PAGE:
Expert Voices: John Elkington, co-founder and Executive Chairman of Volans, on why city mayors are the ambassadors for the future
An ambassador, said Sir Henry Wotton, who practiced the art in the 1600s, “is an honest gentleman sent to lie abroad for the good of his country.” Catchy, but three things strike me as questionable about this attempt to distil the essence of diplomacy.
First, the foreign services of a growing number of nations are now being briefed by their governments to address global challenges like climate change and human rights – work that is for the good of all people and countries.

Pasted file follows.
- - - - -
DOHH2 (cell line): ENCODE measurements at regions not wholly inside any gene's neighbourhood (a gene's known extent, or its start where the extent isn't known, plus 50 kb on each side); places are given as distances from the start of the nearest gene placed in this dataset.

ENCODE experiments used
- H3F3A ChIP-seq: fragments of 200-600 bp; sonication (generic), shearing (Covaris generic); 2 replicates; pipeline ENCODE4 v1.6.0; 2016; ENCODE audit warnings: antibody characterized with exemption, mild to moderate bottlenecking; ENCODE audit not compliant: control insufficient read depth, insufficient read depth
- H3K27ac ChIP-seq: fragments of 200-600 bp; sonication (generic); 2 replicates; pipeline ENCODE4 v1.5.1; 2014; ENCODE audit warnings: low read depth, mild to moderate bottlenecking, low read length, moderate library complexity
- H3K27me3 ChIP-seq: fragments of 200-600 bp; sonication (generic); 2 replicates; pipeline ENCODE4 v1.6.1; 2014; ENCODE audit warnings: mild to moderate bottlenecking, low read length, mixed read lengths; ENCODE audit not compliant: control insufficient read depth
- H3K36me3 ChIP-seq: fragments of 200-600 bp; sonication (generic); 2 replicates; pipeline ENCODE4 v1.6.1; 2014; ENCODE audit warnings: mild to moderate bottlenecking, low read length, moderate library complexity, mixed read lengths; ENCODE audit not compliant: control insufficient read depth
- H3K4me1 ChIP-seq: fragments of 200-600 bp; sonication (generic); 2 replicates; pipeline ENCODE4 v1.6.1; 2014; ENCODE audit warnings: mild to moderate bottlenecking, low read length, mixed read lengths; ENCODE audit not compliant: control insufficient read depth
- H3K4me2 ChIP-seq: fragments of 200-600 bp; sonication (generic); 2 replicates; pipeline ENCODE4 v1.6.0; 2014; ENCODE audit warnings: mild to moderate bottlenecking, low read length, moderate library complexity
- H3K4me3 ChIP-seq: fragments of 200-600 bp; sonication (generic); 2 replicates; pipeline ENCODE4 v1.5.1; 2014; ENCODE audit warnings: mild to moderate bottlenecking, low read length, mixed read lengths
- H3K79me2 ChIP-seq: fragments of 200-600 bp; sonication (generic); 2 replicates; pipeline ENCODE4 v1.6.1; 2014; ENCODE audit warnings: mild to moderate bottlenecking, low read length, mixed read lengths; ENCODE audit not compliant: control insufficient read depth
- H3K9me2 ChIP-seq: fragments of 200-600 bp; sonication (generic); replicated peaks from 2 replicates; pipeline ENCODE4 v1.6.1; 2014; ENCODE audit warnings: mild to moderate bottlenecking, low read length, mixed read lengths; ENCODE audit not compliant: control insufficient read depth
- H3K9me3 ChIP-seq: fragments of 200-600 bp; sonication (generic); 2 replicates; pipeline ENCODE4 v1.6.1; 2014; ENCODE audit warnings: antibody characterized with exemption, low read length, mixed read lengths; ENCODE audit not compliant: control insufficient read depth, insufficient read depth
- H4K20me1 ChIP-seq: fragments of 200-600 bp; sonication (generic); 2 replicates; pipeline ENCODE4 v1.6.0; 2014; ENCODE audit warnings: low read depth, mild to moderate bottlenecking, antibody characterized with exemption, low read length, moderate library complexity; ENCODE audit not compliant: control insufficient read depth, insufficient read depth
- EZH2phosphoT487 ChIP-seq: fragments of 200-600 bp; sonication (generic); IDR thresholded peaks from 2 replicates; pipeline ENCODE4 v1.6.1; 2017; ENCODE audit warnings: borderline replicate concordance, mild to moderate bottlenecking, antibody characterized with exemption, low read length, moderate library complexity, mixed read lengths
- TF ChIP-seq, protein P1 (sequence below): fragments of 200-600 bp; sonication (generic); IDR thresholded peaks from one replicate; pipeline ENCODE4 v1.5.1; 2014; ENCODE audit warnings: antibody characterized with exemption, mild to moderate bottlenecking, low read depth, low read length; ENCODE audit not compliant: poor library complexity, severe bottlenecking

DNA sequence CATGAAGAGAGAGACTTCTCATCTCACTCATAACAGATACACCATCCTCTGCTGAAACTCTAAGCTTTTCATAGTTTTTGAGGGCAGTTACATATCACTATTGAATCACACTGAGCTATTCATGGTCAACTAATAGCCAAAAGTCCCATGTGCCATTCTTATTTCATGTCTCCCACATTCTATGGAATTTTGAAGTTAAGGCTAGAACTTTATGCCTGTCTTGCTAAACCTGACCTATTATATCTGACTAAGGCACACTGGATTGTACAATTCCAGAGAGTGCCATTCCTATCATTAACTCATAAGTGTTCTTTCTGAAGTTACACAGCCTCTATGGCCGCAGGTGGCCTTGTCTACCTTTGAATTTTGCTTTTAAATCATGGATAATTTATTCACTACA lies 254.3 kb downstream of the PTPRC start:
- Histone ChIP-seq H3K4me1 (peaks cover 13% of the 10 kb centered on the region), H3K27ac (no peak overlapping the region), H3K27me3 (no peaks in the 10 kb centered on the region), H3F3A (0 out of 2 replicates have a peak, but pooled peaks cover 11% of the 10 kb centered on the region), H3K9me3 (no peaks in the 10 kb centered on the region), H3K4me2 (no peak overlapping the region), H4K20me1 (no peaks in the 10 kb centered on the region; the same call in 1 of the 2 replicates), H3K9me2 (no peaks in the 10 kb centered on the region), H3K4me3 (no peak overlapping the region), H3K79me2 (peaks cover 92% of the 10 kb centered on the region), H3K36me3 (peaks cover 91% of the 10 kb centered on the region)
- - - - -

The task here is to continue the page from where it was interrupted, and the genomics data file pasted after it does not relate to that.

Second, some ambassadors today are not gentlemen, but women. On recent trips to Denmark and Chile I met the British ambassadors, both women. Channeling the zeitgeist, one tweeted on her way to the event where I was speaking—and both did so after we had met. Both were doing their bit to advance not only British interests but also a broader agenda around innovation, clean technology and sustainability.
Third, there is that word sent. Many people not employed by governments nonetheless act as ambassadors for the future, without being tied into knots by diplomatic protocol. As a result, they often outperform their countries’ formal envoys, wreathed in red tape much as their predecessors were draped in gold braid.
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